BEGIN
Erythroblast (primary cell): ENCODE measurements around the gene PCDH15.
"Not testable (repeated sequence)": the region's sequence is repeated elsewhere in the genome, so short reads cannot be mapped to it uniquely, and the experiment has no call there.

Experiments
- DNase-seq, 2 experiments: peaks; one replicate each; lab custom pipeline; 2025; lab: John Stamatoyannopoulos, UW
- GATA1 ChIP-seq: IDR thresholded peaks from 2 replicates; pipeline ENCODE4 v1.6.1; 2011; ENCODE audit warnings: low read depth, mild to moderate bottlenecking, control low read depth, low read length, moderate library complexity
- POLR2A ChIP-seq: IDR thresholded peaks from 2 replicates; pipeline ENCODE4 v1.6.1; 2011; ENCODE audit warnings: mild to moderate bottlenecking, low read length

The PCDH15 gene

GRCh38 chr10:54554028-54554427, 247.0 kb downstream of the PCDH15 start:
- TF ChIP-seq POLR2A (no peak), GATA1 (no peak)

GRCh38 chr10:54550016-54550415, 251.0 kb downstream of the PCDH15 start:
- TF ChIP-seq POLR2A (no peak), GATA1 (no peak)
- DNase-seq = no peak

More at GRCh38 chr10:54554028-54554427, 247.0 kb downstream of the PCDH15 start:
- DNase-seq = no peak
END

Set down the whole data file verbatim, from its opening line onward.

Erythroblast (primary cell): ENCODE measurements around the gene PCDH15.
"Not testable (repeated sequence)": the region's sequence is repeated elsewhere in the genome, so short reads cannot be mapped to it uniquely, and the experiment has no call there.

Experiments
- DNase-seq, 2 experiments: peaks; one replicate each; lab custom pipeline; 2025; lab: John Stamatoyannopoulos, UW
- GATA1 ChIP-seq: IDR thresholded peaks from 2 replicates; pipeline ENCODE4 v1.6.1; 2011; ENCODE audit warnings: low read depth, mild to moderate bottlenecking, control low read depth, low read length, moderate library complexity
- POLR2A ChIP-seq: IDR thresholded peaks from 2 replicates; pipeline ENCODE4 v1.6.1; 2011; ENCODE audit warnings: mild to moderate bottlenecking, low read length

The PCDH15 gene

GRCh38 chr10:54554028-54554427, 247.0 kb downstream of the PCDH15 start:
- TF ChIP-seq POLR2A (no peak), GATA1 (no peak)

GRCh38 chr10:54550016-54550415, 251.0 kb downstream of the PCDH15 start:
- TF ChIP-seq POLR2A (no peak), GATA1 (no peak)
- DNase-seq = no peak

More at GRCh38 chr10:54554028-54554427, 247.0 kb downstream of the PCDH15 start:
- DNase-seq = no peak